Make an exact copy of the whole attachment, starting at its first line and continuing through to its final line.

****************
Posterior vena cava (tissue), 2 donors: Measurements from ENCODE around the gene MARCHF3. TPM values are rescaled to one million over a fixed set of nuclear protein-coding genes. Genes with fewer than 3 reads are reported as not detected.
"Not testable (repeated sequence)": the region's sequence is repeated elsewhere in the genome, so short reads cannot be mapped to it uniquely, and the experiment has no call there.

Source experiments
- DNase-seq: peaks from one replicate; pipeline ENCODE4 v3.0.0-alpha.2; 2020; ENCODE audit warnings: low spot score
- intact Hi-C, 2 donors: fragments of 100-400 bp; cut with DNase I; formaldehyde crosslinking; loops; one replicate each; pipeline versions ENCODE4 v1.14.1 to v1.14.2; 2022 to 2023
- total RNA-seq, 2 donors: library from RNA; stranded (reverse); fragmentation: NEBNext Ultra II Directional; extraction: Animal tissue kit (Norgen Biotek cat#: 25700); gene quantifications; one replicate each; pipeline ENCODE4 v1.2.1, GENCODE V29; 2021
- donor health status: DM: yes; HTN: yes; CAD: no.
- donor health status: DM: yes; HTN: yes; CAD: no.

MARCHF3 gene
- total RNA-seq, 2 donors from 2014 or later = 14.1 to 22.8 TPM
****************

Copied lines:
Posterior vena cava (tissue), 2 donors: Measurements from ENCODE around the gene MARCHF3. TPM values are rescaled to one million over a fixed set of nuclear protein-coding genes. Genes with fewer than 3 reads are reported as not detected.
"Not testable (repeated sequence)": the region's sequence is repeated elsewhere in the genome, so short reads cannot be mapped to it uniquely, and the experiment has no call there.

Source experiments
- DNase-seq: peaks from one replicate; pipeline ENCODE4 v3.0.0-alpha.2; 2020; ENCODE audit warnings: low spot score
- intact Hi-C, 2 donors: fragments of 100-400 bp; cut with DNase I; formaldehyde crosslinking; loops; one replicate each; pipeline versions ENCODE4 v1.14.1 to v1.14.2; 2022 to 2023
- total RNA-seq, 2 donors: library from RNA; stranded (reverse); fragmentation: NEBNext Ultra II Directional; extraction: Animal tissue kit (Norgen Biotek cat#: 25700); gene quantifications; one replicate each; pipeline ENCODE4 v1.2.1, GENCODE V29; 2021
- donor health status: DM: yes; HTN: yes; CAD: no.
- donor health status: DM: yes; HTN: yes; CAD: no.

MARCHF3 gene
- total RNA-seq, 2 donors from 2014 or later = 14.1 to 22.8 TPM